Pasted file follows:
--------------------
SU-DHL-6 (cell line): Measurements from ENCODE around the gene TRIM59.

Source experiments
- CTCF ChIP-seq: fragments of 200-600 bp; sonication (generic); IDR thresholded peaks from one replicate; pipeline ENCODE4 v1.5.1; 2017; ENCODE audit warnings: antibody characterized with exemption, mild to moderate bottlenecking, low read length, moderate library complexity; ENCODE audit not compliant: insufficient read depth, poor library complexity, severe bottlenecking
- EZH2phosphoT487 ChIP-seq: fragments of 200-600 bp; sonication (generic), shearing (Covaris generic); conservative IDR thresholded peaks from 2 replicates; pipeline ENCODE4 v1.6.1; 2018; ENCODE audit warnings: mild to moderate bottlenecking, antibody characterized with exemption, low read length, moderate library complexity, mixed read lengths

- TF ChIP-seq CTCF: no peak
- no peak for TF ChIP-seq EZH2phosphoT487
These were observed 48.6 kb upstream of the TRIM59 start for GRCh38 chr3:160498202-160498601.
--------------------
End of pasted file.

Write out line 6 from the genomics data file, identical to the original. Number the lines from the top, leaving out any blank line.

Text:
- no peak for TF ChIP-seq EZH2phosphoT487